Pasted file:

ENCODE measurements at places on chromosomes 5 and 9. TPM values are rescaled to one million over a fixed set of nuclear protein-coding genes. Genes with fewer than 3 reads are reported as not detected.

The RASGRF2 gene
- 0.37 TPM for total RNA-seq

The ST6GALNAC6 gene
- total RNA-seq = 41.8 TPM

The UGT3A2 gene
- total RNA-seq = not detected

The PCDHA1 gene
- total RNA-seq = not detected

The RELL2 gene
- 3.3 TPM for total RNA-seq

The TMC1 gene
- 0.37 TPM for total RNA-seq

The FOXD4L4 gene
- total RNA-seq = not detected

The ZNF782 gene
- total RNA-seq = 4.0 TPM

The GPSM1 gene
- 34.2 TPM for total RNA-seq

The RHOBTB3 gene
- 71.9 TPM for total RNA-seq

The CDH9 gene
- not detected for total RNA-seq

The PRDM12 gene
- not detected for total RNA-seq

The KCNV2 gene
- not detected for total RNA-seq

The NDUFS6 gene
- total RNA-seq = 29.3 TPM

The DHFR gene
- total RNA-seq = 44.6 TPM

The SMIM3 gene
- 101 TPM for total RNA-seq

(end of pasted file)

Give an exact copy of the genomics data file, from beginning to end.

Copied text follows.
ENCODE measurements at places on chromosomes 5 and 9. TPM values are rescaled to one million over a fixed set of nuclear protein-coding genes. Genes with fewer than 3 reads are reported as not detected.

The RASGRF2 gene
- 0.37 TPM for total RNA-seq

The ST6GALNAC6 gene
- total RNA-seq = 41.8 TPM

The UGT3A2 gene
- total RNA-seq = not detected

The PCDHA1 gene
- total RNA-seq = not detected

The RELL2 gene
- 3.3 TPM for total RNA-seq

The TMC1 gene
- 0.37 TPM for total RNA-seq

The FOXD4L4 gene
- total RNA-seq = not detected

The ZNF782 gene
- total RNA-seq = 4.0 TPM

The GPSM1 gene
- 34.2 TPM for total RNA-seq

The RHOBTB3 gene
- 71.9 TPM for total RNA-seq

The CDH9 gene
- not detected for total RNA-seq

The PRDM12 gene
- not detected for total RNA-seq

The KCNV2 gene
- not detected for total RNA-seq

The NDUFS6 gene
- total RNA-seq = 29.3 TPM

The DHFR gene
- total RNA-seq = 44.6 TPM

The SMIM3 gene
- 101 TPM for total RNA-seq